Thujone: Why did it give Absinthe such a bad reputation?

Absinthe Thujone

We are pleased to welcome you back to our Absinthe blog. We have often talked about it, and we still get many inquiries from customers about this topic. But we never went into too much detail. Today´s topic is therefore a very basic part of Absinthe. It is apparently also one of the reasons for the Absinthe Prohibition. By now you will probably already know. It is about Thujone and Absinthe.

Thujone: What it actually is

The substance has its name from its presence in the thuja oil. Thujone can be found in a variety of plants, especially in the white cedar and other conifer trees of the arbor vitae group. Actually it is as well a compound in many herbs, that you use as well in your kitchen. E.g. oregano, sage, mugwort, some juniper species and of course wormwood.

For the chemistry lovers of you 😉

Absinthe & Thujone: What is the myth behind it?

Thujone as a compound was discovered after Absinthe became popular in the mid 19th century. Dr. Valentin Magnan, who studied alcoholism, tested pure wormwood oil on small animals (rats) and discovered effects, that finally resulted in the ban of Absinthe. He found out, that thujone caused seizures independent from the effects of alcohol. Based on this, Absinthe, which contains a small amount of wormwood oil, was assumed to be more dangerous than ordinary alcohol. A misconception, because pure wormwood oil is not Absinthe, and small animals are not human beings. One glass of Absinthe contains just very small amounts of thujone (10-35mg/liter, today and as well in the 19th century) and human beings have a different metabolism than rats.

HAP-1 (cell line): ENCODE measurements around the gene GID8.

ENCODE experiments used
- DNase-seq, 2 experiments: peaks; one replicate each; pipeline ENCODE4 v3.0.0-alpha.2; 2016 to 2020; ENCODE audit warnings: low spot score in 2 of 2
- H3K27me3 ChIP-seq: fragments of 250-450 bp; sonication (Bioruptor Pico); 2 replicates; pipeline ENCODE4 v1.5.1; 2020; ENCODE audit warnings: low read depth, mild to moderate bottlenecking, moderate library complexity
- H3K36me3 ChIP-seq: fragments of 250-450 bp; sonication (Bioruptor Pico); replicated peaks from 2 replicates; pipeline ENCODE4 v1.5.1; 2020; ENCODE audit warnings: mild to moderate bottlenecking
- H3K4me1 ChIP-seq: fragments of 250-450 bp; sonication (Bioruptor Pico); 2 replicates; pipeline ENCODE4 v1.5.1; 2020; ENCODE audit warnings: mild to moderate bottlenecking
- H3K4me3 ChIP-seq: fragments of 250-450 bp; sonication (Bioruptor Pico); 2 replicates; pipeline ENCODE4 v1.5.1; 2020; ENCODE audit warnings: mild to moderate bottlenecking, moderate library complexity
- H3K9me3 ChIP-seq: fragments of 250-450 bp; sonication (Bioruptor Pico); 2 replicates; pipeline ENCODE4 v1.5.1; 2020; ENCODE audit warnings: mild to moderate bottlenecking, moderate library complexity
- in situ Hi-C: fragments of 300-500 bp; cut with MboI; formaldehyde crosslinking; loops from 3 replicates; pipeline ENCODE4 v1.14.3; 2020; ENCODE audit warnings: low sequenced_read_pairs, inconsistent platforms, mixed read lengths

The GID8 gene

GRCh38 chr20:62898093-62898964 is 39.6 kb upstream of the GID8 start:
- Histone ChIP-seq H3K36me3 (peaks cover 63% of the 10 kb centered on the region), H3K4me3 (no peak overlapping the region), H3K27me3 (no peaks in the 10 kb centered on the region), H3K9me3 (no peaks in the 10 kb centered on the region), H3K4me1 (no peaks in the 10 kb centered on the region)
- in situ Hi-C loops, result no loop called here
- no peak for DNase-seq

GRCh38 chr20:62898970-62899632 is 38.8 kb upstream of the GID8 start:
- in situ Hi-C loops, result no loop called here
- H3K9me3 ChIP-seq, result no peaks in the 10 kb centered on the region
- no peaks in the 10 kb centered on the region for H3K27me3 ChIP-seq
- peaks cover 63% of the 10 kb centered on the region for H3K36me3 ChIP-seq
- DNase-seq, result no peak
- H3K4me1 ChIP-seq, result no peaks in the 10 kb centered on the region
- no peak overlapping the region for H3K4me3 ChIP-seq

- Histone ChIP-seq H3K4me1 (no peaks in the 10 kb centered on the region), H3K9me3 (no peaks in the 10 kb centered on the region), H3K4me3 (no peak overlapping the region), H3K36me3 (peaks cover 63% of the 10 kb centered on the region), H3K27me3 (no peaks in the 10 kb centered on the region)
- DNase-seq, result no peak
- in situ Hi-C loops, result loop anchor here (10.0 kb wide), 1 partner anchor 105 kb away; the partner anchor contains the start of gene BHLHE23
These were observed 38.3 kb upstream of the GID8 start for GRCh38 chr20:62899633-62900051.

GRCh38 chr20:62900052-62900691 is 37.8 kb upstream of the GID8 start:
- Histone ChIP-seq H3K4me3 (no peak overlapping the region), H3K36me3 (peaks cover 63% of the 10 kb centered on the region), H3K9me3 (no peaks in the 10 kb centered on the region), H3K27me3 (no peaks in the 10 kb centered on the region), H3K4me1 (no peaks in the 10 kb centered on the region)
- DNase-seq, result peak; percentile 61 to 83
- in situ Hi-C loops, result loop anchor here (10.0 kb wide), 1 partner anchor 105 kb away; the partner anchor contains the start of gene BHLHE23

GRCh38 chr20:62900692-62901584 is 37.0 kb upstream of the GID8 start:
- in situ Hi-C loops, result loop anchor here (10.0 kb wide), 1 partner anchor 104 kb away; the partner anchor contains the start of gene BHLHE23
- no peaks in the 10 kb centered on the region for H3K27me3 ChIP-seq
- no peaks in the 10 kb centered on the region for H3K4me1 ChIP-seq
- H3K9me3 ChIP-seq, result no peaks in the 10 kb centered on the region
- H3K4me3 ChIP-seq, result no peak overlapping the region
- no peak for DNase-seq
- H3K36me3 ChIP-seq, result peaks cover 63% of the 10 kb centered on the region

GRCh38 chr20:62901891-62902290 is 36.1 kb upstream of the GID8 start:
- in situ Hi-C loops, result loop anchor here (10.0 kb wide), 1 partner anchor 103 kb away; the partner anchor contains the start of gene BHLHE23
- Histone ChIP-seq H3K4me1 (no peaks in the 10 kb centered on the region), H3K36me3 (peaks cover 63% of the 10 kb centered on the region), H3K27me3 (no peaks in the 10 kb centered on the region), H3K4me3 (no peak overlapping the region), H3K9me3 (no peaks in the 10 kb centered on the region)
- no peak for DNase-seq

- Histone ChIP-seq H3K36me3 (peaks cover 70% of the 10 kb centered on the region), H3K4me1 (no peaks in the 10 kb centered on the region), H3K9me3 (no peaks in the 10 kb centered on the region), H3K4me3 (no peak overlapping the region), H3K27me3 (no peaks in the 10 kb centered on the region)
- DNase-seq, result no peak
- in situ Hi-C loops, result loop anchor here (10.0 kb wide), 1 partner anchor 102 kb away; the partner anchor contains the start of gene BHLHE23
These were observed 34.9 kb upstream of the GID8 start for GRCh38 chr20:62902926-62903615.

Historical Absinthe Prohibition Poster
Historical Absinthe Prohibition Poster

Magnan went on to study 250 abusers of alcohol and noted that those who drank Absinthe had seizures and hallucinations. In light of modern evidence, these conclusions are more than questionable, as they were based on a poor understanding of other compounds and diseases. AND, this is very important to know, they were clouded by Magnan’s belief that alcohol and Absinthe were degenerating the French race. Therefore, he was obviously searching for evidence, no matter if it was valid…

After Absinthe was banned, research dropped off until the 1970s, when a British scientific journal published an article comparing the molecular shape of thujone to tetrahydrocannabinol (THC), the primary psychoactive substance found in cannabis. The researchers hypothesized thujone would act the same way on the brain as THC, sparking the myth that thujone was a cannabinoid. This was another misconception, later studies falsified the hypothesis.

Finally, is thujone (& Absinthe) poisonous or not?

Thujone, in very high doses, can be toxic. But we think all of you know that it is about the dose. Chewing too much sugar-free chewing gums can also cause diarrhoea. But this doesn’t mean that we stop consuming them. To put it in a nutshell, Absinthe is not poisonous. It is of course a high-proof liquor, therefore it should be consumed responsibly; just like any other alcoholic spirit like rum, vodka or whiskey.

Hopefully this post brought some light into the many myths surrounding Absinthe.

Much Love,

Nico from the ALANDIA Team

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